“Organize Your Writing Space Before the New Year!” Love, Mom


This isn’t just another nagging mom monologue. Check out the hidden writer’s meditation below.

Just kidding, I’m not your mom. But I will yell at you to do one chore. And one chore only before the new year.  

But relax. (I hate it when people tell me to relax. Are you sufficiently keyed up now?) I’m not going to give you a bunch of organizing that’ll need constant upkeep. Not now. Not ever.

What I’m requesting is for you to take a trip with me. A journey into fantasyland. Close your eyes (no don’t or you’ll stop reading). Just snuggle up and open your imagination. Let my words lead you inward to a place where all your writing dreams come true.

Picture this:

You’re on the fanciest writing retreat of your life. This isn’t for one weekend only. Oh, no! You get a whole month to write all day and all night, uninterrupted. Envision yourself at an open-air bungalow in a tropical paradise. Or curled up next to a fireplace at a log cabin in a snowy forest. Visualize that ideal destination. Make sure you’ve pictured the perfect retreat house. Got it?

Yes. Now consider the amenities. You’re in a remote, month-long writing retreat of your choice. No husband. No kids. No job. No housework. No bills.

You’ll have someone to provide all your meals. (No, cooking. Unless cooking helps you think.) You’ll never see the chef. But you will find all your favorite foods in a fully stocked kitchen. Didn’t plan for a kitchen? Revise now. You’ll need a space large enough to accommodate a refrigerator filled with all your specialty drinks like champagne, soda, sparkling water, vodka on tap, and a countertop big enough to provide cheese, wine, cupcakes, cookies, (none of this has any calories, btw) candy, and coffee. With full meals served in an immaculate dining room under a dripping crystal chandelier.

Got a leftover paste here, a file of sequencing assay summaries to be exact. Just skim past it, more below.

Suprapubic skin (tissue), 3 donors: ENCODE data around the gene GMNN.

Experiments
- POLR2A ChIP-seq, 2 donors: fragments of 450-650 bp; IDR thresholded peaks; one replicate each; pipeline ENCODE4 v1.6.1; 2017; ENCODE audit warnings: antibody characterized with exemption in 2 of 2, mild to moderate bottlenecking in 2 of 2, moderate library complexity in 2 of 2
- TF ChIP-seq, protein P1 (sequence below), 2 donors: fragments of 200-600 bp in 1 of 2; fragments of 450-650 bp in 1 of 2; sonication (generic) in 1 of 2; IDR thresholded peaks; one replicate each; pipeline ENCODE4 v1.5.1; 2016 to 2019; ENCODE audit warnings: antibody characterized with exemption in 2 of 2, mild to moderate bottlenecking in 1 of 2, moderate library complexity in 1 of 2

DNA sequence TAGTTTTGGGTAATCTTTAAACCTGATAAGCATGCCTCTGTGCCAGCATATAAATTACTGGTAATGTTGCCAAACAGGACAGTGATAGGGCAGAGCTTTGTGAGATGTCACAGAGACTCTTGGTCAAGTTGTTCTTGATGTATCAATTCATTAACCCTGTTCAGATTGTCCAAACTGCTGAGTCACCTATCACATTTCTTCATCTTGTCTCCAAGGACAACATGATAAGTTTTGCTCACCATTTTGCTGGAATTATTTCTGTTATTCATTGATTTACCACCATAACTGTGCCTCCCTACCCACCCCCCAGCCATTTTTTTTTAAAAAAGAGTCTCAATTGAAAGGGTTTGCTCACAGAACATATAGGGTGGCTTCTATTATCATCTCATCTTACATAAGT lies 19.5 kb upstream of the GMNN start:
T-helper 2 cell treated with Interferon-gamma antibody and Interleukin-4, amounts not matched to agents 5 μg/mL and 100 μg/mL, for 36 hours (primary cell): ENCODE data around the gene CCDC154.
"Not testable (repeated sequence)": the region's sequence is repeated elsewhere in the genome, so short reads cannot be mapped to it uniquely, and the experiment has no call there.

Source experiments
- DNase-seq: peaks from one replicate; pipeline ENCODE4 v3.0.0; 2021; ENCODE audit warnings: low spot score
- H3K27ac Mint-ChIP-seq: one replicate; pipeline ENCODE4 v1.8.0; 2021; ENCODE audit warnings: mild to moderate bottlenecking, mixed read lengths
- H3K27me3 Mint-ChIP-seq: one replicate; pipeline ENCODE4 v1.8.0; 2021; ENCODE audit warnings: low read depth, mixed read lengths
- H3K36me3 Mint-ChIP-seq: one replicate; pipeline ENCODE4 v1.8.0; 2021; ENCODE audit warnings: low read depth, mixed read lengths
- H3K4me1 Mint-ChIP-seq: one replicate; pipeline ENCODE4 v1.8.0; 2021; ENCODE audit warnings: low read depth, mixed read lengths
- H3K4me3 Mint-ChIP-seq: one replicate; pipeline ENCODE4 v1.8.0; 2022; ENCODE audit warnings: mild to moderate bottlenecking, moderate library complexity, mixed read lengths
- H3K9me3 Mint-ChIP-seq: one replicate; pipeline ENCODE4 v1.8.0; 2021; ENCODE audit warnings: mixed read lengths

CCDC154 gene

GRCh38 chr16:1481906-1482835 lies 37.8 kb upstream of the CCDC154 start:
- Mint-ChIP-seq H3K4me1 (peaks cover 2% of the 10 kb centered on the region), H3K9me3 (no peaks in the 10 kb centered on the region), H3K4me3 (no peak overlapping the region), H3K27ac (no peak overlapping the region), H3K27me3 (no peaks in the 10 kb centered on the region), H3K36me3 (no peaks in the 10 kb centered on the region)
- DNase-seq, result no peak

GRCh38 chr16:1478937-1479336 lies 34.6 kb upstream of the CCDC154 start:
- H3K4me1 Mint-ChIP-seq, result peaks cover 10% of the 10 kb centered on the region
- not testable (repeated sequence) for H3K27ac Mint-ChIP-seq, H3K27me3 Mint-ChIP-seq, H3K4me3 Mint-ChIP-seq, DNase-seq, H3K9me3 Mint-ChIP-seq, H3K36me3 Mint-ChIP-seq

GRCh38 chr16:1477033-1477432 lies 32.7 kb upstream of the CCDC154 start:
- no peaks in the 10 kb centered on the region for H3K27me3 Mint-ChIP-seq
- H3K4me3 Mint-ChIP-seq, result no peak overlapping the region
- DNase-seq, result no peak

Need a massage after dinner?

Don’t forget about the bathroom—I mean, the lounging restroom. You’ll have a huge garden tub or a clawfoot one, if you prefer. Marble countertops with crystal fixtures surround the sinks. Enormous closets open up to a sea of high-end luxury clothing and shoes you’ll never wear. Low lighting always highlights your best angles. And a massage table with a nameless masseur available 24/7 stands at the ready. Plus, don’t forget the hot tub. The sauna. And the steam room.

Use these spaces at your leisure, but don’t forget you’ve also gotta write. That means you’ll need a workspace. Will you work from your plump, pillow-like bed? Or will you have a desk in a separate room? Will you work from your laptop on the sofa?

Designate this space. Make it pristine and perfectly organized. Decide the colors and the fabrics that will surround the walls and what the furniture will look like.

What kinds of things might you need to access while you’re writing? Drinks? Snacks? Extra pens? Your laptop? Add those into your area.

What kind of desk? A large, flat brown and green top from the turn of last century? A tiny IKEA computer desk that doesn’t take up much room? A bed with your notebook and a pen?

If you can pull off the luxury of your writing retreat’s kitchen and bathroom, you can also dream up the most tempting writing nook. Envision it crystal clear in your mind. Create a space that’s relaxing, but not so relaxing that you fall asleep—rethink that bed if you need to. Mostly, you need this space to be beautiful, but functional.